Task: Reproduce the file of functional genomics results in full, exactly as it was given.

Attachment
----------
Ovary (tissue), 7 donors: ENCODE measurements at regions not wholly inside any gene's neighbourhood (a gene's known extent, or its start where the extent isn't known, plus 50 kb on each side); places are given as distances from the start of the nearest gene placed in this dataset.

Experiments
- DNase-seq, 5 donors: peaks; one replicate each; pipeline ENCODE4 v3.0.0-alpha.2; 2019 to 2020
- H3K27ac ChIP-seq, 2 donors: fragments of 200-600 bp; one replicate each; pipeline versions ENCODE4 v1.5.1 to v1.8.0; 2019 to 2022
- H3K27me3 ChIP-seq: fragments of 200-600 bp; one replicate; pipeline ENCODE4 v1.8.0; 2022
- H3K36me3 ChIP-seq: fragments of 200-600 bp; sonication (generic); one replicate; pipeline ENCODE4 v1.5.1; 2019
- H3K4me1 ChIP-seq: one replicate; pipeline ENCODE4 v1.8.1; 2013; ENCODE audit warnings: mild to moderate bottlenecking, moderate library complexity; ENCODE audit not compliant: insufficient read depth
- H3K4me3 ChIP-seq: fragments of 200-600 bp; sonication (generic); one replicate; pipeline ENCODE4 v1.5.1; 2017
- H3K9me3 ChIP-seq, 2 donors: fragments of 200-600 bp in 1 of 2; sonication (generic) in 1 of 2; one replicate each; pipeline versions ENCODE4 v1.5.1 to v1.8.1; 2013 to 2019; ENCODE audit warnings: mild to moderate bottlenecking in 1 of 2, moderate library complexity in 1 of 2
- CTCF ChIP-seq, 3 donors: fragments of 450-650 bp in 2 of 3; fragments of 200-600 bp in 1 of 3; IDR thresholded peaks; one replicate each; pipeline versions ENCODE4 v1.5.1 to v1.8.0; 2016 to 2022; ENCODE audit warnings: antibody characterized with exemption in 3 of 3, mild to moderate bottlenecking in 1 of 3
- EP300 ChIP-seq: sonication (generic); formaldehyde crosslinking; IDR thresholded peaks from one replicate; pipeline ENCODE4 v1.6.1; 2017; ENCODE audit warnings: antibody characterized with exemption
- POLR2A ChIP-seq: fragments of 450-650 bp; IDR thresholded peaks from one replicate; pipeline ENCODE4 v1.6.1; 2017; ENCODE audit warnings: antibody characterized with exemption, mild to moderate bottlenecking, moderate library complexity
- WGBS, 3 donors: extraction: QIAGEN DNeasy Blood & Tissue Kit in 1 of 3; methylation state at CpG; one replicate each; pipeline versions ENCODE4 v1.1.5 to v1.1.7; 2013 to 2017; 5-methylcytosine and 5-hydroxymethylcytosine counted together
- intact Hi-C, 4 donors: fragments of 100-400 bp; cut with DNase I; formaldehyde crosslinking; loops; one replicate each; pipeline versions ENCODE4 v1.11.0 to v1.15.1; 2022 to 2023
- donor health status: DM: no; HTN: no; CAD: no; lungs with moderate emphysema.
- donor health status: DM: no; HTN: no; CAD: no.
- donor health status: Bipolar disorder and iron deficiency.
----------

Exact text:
Ovary (tissue), 7 donors: ENCODE measurements at regions not wholly inside any gene's neighbourhood (a gene's known extent, or its start where the extent isn't known, plus 50 kb on each side); places are given as distances from the start of the nearest gene placed in this dataset.

Experiments
- DNase-seq, 5 donors: peaks; one replicate each; pipeline ENCODE4 v3.0.0-alpha.2; 2019 to 2020
- H3K27ac ChIP-seq, 2 donors: fragments of 200-600 bp; one replicate each; pipeline versions ENCODE4 v1.5.1 to v1.8.0; 2019 to 2022
- H3K27me3 ChIP-seq: fragments of 200-600 bp; one replicate; pipeline ENCODE4 v1.8.0; 2022
- H3K36me3 ChIP-seq: fragments of 200-600 bp; sonication (generic); one replicate; pipeline ENCODE4 v1.5.1; 2019
- H3K4me1 ChIP-seq: one replicate; pipeline ENCODE4 v1.8.1; 2013; ENCODE audit warnings: mild to moderate bottlenecking, moderate library complexity; ENCODE audit not compliant: insufficient read depth
- H3K4me3 ChIP-seq: fragments of 200-600 bp; sonication (generic); one replicate; pipeline ENCODE4 v1.5.1; 2017
- H3K9me3 ChIP-seq, 2 donors: fragments of 200-600 bp in 1 of 2; sonication (generic) in 1 of 2; one replicate each; pipeline versions ENCODE4 v1.5.1 to v1.8.1; 2013 to 2019; ENCODE audit warnings: mild to moderate bottlenecking in 1 of 2, moderate library complexity in 1 of 2
- CTCF ChIP-seq, 3 donors: fragments of 450-650 bp in 2 of 3; fragments of 200-600 bp in 1 of 3; IDR thresholded peaks; one replicate each; pipeline versions ENCODE4 v1.5.1 to v1.8.0; 2016 to 2022; ENCODE audit warnings: antibody characterized with exemption in 3 of 3, mild to moderate bottlenecking in 1 of 3
- EP300 ChIP-seq: sonication (generic); formaldehyde crosslinking; IDR thresholded peaks from one replicate; pipeline ENCODE4 v1.6.1; 2017; ENCODE audit warnings: antibody characterized with exemption
- POLR2A ChIP-seq: fragments of 450-650 bp; IDR thresholded peaks from one replicate; pipeline ENCODE4 v1.6.1; 2017; ENCODE audit warnings: antibody characterized with exemption, mild to moderate bottlenecking, moderate library complexity
- WGBS, 3 donors: extraction: QIAGEN DNeasy Blood & Tissue Kit in 1 of 3; methylation state at CpG; one replicate each; pipeline versions ENCODE4 v1.1.5 to v1.1.7; 2013 to 2017; 5-methylcytosine and 5-hydroxymethylcytosine counted together
- intact Hi-C, 4 donors: fragments of 100-400 bp; cut with DNase I; formaldehyde crosslinking; loops; one replicate each; pipeline versions ENCODE4 v1.11.0 to v1.15.1; 2022 to 2023
- donor health status: DM: no; HTN: no; CAD: no; lungs with moderate emphysema.
- donor health status: DM: no; HTN: no; CAD: no.
- donor health status: Bipolar disorder and iron deficiency.